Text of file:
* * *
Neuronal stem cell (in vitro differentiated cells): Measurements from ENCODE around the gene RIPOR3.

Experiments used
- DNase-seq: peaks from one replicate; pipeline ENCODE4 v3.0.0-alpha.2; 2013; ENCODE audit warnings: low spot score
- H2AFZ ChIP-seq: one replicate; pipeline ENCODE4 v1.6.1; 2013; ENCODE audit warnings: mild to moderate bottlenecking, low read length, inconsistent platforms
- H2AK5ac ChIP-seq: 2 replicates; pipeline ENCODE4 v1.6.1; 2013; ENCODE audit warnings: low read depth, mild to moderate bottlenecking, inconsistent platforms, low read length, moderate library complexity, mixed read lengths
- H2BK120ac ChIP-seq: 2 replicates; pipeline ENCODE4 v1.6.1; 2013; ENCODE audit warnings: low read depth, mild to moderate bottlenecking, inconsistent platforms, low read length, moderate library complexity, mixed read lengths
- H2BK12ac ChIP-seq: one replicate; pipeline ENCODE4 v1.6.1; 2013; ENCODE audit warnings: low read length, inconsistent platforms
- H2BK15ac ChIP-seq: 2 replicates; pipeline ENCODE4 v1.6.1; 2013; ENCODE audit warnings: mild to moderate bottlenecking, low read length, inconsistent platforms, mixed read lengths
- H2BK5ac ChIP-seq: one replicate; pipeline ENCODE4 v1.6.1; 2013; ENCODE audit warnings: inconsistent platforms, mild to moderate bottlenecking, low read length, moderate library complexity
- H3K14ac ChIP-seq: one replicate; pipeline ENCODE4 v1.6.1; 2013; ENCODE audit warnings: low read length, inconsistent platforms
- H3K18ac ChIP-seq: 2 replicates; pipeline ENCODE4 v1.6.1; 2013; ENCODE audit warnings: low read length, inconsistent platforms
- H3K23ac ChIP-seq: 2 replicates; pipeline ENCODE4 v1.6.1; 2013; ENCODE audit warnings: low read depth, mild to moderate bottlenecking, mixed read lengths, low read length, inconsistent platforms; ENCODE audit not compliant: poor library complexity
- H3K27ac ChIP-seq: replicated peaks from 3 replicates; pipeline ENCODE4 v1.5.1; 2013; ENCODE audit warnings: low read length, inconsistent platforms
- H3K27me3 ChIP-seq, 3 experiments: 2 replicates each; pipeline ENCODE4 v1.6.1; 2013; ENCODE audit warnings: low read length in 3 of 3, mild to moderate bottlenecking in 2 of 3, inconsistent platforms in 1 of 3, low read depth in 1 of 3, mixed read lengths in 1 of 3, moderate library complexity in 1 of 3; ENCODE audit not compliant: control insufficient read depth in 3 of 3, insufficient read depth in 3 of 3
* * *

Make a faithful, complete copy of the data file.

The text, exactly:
Neuronal stem cell (in vitro differentiated cells): Measurements from ENCODE around the gene RIPOR3.

Experiments used
- DNase-seq: peaks from one replicate; pipeline ENCODE4 v3.0.0-alpha.2; 2013; ENCODE audit warnings: low spot score
- H2AFZ ChIP-seq: one replicate; pipeline ENCODE4 v1.6.1; 2013; ENCODE audit warnings: mild to moderate bottlenecking, low read length, inconsistent platforms
- H2AK5ac ChIP-seq: 2 replicates; pipeline ENCODE4 v1.6.1; 2013; ENCODE audit warnings: low read depth, mild to moderate bottlenecking, inconsistent platforms, low read length, moderate library complexity, mixed read lengths
- H2BK120ac ChIP-seq: 2 replicates; pipeline ENCODE4 v1.6.1; 2013; ENCODE audit warnings: low read depth, mild to moderate bottlenecking, inconsistent platforms, low read length, moderate library complexity, mixed read lengths
- H2BK12ac ChIP-seq: one replicate; pipeline ENCODE4 v1.6.1; 2013; ENCODE audit warnings: low read length, inconsistent platforms
- H2BK15ac ChIP-seq: 2 replicates; pipeline ENCODE4 v1.6.1; 2013; ENCODE audit warnings: mild to moderate bottlenecking, low read length, inconsistent platforms, mixed read lengths
- H2BK5ac ChIP-seq: one replicate; pipeline ENCODE4 v1.6.1; 2013; ENCODE audit warnings: inconsistent platforms, mild to moderate bottlenecking, low read length, moderate library complexity
- H3K14ac ChIP-seq: one replicate; pipeline ENCODE4 v1.6.1; 2013; ENCODE audit warnings: low read length, inconsistent platforms
- H3K18ac ChIP-seq: 2 replicates; pipeline ENCODE4 v1.6.1; 2013; ENCODE audit warnings: low read length, inconsistent platforms
- H3K23ac ChIP-seq: 2 replicates; pipeline ENCODE4 v1.6.1; 2013; ENCODE audit warnings: low read depth, mild to moderate bottlenecking, mixed read lengths, low read length, inconsistent platforms; ENCODE audit not compliant: poor library complexity
- H3K27ac ChIP-seq: replicated peaks from 3 replicates; pipeline ENCODE4 v1.5.1; 2013; ENCODE audit warnings: low read length, inconsistent platforms
- H3K27me3 ChIP-seq, 3 experiments: 2 replicates each; pipeline ENCODE4 v1.6.1; 2013; ENCODE audit warnings: low read length in 3 of 3, mild to moderate bottlenecking in 2 of 3, inconsistent platforms in 1 of 3, low read depth in 1 of 3, mixed read lengths in 1 of 3, moderate library complexity in 1 of 3; ENCODE audit not compliant: control insufficient read depth in 3 of 3, insufficient read depth in 3 of 3